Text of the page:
It’s certainly true that in order to evolve and adapt to an increasingly complex future, businesses have to be constantly changing. Whether it’s implementing new technology, processes and ways of working or seeking new markets to explore, companies need to continuously think about the routes they’ll take.
Of all the major organisational projects that business leaders have to oversee, one of the most challenging can be change management. How do you promote a culture of constant, productive change, while still keeping everyone on board and without jeopardising the harmony of your organisation?
Change management is therefore one of the skills every executive should work on developing, given the massive implications it can have on the very future of the business. As recent research suggests, however, today’s organisations, managers and employees may not be entirely ready to embrace change.
Change still a stumbling block for many
Of course, to enable smooth and effective organisational transformation, a culture of change must be embedded across the enterprise. This involves having the people, strategies and tools required to drive change – but how many companies today can claim to be adequately equipped?
According to an Association for Talent Development survey of 765 professionals, 60 per cent of respondents said their business faces “three or more major changes” every year. Meanwhile, one out of four respondents said they face twice as many changes than that per year.
Despite this obvious need to make change management a top priority, the survey went on to reveal that fewer than one in five (17 per cent) said their organisation is effective at managing change.
Furthermore, less than a third (30 per cent) of respondents reported that their company actually has a change management team in place, while twice that proportion pinned their hopes of successful change on the CEO. With so few organisations having the necessary personnel to lead change, this signals a clear area for improvement for companies across the board.
However, that isn’t the only thing preventing many organisations from successfully enacting change.
What else is holding them back?
As outlined in the Katzenbach Center’s comprehensive 2013 Culture and Change Management Survey, there are myriad factors precluding modern organisations from fully embracing the prospect of change. The survey, which polled well over 2,000 people around the world, canvassed their opinions on the importance of transformation in the organisation, who is leading it and the obstacles that hamper lasting change.
When asked about the top barriers to change, the two most prominent responses were that clashing priorities lead to “change fatigue” and that the systems, processes and incentives in place do not support change.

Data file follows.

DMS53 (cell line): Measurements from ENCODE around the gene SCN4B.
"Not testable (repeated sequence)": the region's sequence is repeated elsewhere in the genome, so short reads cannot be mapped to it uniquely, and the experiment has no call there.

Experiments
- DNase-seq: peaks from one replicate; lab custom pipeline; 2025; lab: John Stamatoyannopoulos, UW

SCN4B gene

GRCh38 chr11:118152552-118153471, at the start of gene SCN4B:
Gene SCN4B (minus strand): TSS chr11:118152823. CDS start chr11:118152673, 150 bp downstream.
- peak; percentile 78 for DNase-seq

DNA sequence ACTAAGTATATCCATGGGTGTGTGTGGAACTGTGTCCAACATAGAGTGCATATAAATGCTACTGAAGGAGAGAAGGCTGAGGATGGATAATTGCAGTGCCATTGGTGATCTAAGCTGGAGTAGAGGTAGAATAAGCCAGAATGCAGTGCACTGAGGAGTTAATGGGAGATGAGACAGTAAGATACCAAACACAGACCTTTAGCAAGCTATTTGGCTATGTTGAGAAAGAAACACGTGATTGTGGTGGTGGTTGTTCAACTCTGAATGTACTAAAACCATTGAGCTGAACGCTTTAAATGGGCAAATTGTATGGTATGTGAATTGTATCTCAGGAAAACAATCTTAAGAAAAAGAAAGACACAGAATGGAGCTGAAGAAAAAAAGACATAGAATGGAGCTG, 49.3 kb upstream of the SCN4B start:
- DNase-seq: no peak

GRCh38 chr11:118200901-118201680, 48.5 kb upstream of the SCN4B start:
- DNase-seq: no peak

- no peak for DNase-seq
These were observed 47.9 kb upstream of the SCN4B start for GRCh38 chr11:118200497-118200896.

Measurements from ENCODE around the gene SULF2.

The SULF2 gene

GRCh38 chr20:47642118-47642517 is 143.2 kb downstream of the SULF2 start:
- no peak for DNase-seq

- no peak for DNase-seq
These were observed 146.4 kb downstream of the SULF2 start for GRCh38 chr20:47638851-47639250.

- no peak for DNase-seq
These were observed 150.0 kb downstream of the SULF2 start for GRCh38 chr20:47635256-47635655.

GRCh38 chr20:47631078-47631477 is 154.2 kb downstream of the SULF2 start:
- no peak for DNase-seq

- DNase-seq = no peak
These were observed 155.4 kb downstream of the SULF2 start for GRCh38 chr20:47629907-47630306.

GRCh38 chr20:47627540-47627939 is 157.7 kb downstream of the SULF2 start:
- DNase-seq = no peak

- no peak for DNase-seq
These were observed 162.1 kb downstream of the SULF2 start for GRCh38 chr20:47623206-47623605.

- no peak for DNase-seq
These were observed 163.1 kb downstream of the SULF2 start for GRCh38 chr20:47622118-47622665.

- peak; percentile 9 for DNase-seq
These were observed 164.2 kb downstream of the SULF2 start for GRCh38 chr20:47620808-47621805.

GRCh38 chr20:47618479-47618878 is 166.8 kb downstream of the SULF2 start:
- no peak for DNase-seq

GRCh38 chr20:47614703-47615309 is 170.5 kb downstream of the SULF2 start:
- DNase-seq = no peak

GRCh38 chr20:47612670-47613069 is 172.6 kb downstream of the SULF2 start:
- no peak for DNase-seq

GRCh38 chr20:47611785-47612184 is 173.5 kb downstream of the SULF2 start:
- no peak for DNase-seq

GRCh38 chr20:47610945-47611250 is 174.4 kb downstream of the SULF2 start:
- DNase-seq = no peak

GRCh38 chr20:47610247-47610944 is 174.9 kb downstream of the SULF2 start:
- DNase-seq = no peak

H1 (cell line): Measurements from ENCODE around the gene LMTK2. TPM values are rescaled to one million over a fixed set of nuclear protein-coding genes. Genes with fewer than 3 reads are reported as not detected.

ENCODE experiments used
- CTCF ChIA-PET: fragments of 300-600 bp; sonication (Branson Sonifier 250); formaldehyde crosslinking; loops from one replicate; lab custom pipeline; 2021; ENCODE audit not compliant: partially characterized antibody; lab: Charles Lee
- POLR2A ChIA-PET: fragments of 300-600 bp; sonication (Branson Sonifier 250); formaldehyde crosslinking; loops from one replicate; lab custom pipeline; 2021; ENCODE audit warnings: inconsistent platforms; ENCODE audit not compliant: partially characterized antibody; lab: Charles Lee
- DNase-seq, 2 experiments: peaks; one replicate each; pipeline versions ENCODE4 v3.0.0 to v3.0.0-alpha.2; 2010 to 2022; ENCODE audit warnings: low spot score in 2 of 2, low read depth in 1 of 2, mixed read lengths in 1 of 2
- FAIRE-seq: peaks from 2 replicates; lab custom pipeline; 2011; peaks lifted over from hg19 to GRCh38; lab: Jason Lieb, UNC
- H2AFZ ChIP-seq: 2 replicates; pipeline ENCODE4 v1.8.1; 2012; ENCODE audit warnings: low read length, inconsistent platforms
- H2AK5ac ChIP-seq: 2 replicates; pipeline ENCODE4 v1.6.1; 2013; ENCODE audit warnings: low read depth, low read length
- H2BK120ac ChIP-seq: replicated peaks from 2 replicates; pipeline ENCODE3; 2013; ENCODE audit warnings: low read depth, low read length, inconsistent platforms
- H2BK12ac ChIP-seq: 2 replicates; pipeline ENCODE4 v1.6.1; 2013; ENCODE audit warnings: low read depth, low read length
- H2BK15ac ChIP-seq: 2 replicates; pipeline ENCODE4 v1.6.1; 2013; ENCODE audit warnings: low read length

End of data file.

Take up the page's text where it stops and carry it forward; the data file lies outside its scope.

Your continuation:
A large part of the problem may also be behind the attitudes of the employees themselves. The survey revealed that the top three reasons staff resist change are because failed efforts in the past have made them sceptical, they don’t feel involved in the process and they do not understand the reasons behind the change.
All in all, half (48 per cent) of respondents said the critical capabilities required to sustain change are not in place.
Business leaders who can relate to these challenges and feel they are present in their organisation may want to take action immediately, as ineffective change management can have dire effects.
The consequences of poor change management
So what are some of the things that can happen if change is not properly managed in an organisation?
This was explored in Right Management’s ‘Ready, Get Set…Change!’ study, which provided some damning findings on the potential consequences of poor change management. As expected, the majority of the impact falls on employees – according to the study, companies that don’t manage change well are four times more likely to lose talent.
Additionally, of the respondents in the study who said their organisation’s change management is poor, three-quarters (75 per cent) reported being concerned with the company’s ability to attract talent in the future. A third (32 per cent) said they harboured negative feelings about whether they could hold on to their job in 12 months’ time.
As can be seen here, poor change management can have pervasive effects around the organisation, and business leaders need to think seriously about whether they are directing change in the right manner.
What are the best steps forward?
Of course, getting on the right path to change management can be a long process that takes time and effort – but it can help to know where the best places to start are.
McKinsey & Company provides one such perspective. Following extensive global research into the subject, it has come up with a list of what it purports to be the keys to transformation success.
According to the firm, companies that have been successful in transformational change have traditionally demonstrated behaviours such as making roles and responsibilities clear, engaging continuously through ongoing communication and tasking the organisation’s best talent with the most crucial change activities.
Leaders, obviously, have an important part to play too – they should make sure that frontline staff feel ownership for the change and role-model the desired changes.
Change should not be daunting to any organisation – in fact, if managed right, it can turn into a massive step forward for your company. Are you making sure your business is primed for change management success?